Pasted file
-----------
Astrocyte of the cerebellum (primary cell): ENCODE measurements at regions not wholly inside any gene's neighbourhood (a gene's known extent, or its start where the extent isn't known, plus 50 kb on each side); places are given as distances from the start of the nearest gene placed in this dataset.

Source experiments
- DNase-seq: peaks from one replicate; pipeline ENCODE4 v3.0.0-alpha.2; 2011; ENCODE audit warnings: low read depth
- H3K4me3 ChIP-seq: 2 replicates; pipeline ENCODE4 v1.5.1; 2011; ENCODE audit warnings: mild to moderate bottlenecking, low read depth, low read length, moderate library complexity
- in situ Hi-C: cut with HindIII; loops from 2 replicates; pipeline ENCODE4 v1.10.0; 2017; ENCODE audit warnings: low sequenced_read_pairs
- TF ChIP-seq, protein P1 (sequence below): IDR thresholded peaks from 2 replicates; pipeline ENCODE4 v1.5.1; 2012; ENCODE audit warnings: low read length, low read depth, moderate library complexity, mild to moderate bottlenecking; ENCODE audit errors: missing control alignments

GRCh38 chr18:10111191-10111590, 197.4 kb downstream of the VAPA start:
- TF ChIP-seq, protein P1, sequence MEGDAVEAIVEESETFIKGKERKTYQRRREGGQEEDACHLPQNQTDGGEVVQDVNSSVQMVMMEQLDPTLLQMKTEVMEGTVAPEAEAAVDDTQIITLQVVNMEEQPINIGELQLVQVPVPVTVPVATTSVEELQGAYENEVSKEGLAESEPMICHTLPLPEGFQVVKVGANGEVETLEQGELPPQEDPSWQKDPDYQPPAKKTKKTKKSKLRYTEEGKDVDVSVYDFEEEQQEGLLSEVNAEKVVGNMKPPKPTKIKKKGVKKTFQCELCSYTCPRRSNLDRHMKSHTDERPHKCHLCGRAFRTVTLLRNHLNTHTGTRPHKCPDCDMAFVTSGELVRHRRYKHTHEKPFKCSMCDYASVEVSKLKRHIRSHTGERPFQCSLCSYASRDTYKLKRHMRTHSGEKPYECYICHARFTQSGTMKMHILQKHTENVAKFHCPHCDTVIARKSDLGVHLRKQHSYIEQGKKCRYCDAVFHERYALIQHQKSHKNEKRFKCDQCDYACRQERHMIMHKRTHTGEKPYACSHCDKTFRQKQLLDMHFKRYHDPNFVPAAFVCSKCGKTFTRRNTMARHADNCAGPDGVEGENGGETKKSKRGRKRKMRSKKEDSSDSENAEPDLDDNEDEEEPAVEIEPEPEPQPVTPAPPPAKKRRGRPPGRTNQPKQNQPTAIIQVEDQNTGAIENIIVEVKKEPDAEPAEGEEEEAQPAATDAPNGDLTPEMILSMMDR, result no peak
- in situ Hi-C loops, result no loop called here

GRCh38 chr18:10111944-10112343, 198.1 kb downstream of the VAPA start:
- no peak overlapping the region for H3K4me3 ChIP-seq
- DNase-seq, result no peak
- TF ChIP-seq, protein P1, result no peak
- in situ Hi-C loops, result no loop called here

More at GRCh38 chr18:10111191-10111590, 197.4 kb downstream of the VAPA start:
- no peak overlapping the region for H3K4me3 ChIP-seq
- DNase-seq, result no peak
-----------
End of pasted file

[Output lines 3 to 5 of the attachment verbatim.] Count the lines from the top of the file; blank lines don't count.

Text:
- DNase-seq: peaks from one replicate; pipeline ENCODE4 v3.0.0-alpha.2; 2011; ENCODE audit warnings: low read depth
- H3K4me3 ChIP-seq: 2 replicates; pipeline ENCODE4 v1.5.1; 2011; ENCODE audit warnings: mild to moderate bottlenecking, low read depth, low read length, moderate library complexity
- in situ Hi-C: cut with HindIII; loops from 2 replicates; pipeline ENCODE4 v1.10.0; 2017; ENCODE audit warnings: low sequenced_read_pairs